Quiz Ref IDThe median ulcer-free time was 1137 days (IQR, 860-1411 days) in the early-intervention group and 1090 days (IQR, 625-1364 days) in the deferred-intervention group. Adjusting for follow-up period, participant age, ulcer size, and ulcer chronicity, there was no difference between the groups (HR for greater ulcer-free time, 0.84; 95% CI, 0.69-1.02; P = .07). Prespecified per-protocol analyses are presented in eFigures 4 and 5 in Supplement 2. During extended follow-up, the Aberdeen Varicose Vein Questionnaire, EQ-5D-5L, and the 36-Item Short-Form Health Survey domains were similar between the 2 groups (eTable 4 in Supplement 2).
Full details of resource use and costs for the 2 groups are presented in eTables 5 and 6 in Supplement 2. Discounted total mean cost of early intervention was –£155 (95% CI, –£1262 to £953) ($–213 [95% CI, –$1654 to $1249])compared with deferred intervention per participant over 3 years (Figure 3; and eTable 7 in Supplement 2), Quiz Ref IDindicating that early intervention was, on average, the less costly strategy. Participants randomized to early intervention experienced, on average, greater QALYs after 3 years (mean difference in QALY, 0.073; 95% CI, –0.06 to 0.20) using the EQ-5D-5L tariff recommended by National Institute for Health and Care Excellence. Early intervention was therefore a dominant strategy, with lower mean cost and greater mean QALY benefit. Findings were similar for 4-year and 5-year horizons (eTable 7 in Supplement 2) and with a per-protocol analysis (eTable 8 in Supplement 2), although the difference in QALY was smaller at 3 years using an alternative tariff for EQ-5D-5L (eTable 7 in Supplement 2). Analysis using bootstrap simulations demonstrated that early intervention was 91.6% likely to be cost-effective at a willingness-to-pay threshold of £20 000 ($26 283) per QALY and 90.8% at a threshold of £35 000 ($45 995) (eFigures 6 and 7 in Supplement 2).
One-year results from the EVRA trial showed that early ablation of superficial venous reflux accelerated healing of venous leg ulcers.3,4 Longer-term follow-up in this study demonstrated that fewer recurrent ulcers per year of follow-up occurred in the early-intervention group, even though the time to first ulcer recurrence did not differ between the groups. The total mean costs were lower in the early-intervention group, and participants reported higher QALYs, indicating that early intervention is highly likely to be cost-effective irrespective of the willingness-to-pay threshold used by the health care system.
Ultrasound-guided foam sclerotherapy was the most common endovenous treatment in this trial, and some studies have reported high rates of technical failure compared with other endovenous modalities or open varicose vein surgery.11,16 The 4-year ulcer recurrence rates in this trial are comparable to those of previous studies evaluating ulcer recurrence after open varicose vein surgery, and outcomes in both groups of the EVRA trial are favorable compared with outcomes with compression alone.6,17 These findings support the strategy adopted in this study, where the choice of endovenous modality was left to the discretion of the treating clinician. Ablating superficial venous reflux is likely to be more important than the choice of modality.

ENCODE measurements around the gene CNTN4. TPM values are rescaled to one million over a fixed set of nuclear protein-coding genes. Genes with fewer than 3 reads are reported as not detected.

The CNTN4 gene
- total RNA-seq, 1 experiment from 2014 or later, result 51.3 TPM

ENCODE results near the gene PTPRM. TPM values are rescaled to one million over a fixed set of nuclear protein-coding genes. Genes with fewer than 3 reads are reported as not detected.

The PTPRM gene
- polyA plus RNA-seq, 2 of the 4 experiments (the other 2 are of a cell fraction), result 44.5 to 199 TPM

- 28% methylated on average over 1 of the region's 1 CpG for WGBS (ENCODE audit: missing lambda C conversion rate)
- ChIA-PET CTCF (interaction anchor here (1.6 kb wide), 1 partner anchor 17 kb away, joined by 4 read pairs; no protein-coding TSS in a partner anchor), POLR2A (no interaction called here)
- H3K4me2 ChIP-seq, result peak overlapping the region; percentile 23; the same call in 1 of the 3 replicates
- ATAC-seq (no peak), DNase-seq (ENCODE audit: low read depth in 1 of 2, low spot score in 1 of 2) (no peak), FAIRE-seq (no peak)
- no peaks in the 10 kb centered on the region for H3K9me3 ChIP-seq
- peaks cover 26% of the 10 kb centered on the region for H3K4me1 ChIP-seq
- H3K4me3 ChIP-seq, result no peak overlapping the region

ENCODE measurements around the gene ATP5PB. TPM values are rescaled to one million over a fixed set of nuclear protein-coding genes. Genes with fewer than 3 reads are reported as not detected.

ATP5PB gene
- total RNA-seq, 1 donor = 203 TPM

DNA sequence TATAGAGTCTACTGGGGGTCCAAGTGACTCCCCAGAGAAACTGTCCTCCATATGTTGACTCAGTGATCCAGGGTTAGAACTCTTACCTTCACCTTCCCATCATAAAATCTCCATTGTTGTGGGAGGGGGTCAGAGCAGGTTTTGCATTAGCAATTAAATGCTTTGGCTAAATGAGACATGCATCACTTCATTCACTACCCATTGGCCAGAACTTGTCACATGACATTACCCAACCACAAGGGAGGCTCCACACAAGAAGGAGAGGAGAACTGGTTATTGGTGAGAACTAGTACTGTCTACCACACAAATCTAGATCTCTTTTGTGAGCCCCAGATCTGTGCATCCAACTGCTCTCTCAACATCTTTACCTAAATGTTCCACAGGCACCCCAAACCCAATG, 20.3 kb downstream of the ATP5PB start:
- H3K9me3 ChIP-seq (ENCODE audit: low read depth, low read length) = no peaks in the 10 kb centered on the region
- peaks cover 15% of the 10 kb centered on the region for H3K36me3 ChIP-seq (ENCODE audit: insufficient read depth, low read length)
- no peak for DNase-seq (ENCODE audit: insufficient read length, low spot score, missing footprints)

The health economic benefits of early intervention demonstrated in this trial are particularly compelling because the premise of a less costly treatment strategy that offers more QALYs is an important driver for change in behavior irrespective of the country or health care system. The method of follow-up is a limitation of this study, as only telephone follow-up at a single time point after 1 year was possible owing to funding limitations; photographic assessment was not deemed feasible. However, most participants in this trial were kept under regular surveillance by recruiting centers as part of normal clinical care, resulting in accurately recorded outcome data. One-fifth of the participants in the deferred-intervention group did not undergo endovenous intervention at all. It is difficult to predict whether clinical outcomes would have been better if all participants had been treated, but delaying intervention was associated with fewer participants undergoing endovenous ablation. The results of this study reinforce the conclusions from the 1-year EVRA results, that early endovenous ablation of superficial venous reflux is highly beneficial for both patients and health care professionals. These observations indicate that a policy of deferred or delayed endovenous intervention is illogical for patients with venous ulceration.
Long-term outcomes beyond 4 years remain unknown. Because chronic venous hypertension is multifactorial, ulcer recurrence is likely to be a common event in this population, despite endovenous ablation. Thirty percent of participants recruited to the EVRA trial suffered recurrent ulcers during follow-up. Aggressive investigation and treatment of venous outflow obstruction have been advocated, and the use of venous stents to correct nonthrombotic and post-thrombotic deep venous occlusive disease is increasing in popularity but requires robust evaluation.18,19 Although there may be a role for deep vein stenting in some patients with venous ulceration, excellent healing outcomes were achieved in the EVRA trial cohort with combined good compression therapy and superficial venous ablation. It should also be noted that patients with concomitant arterial disease, foot ulceration, or those not compliant with compression were not included.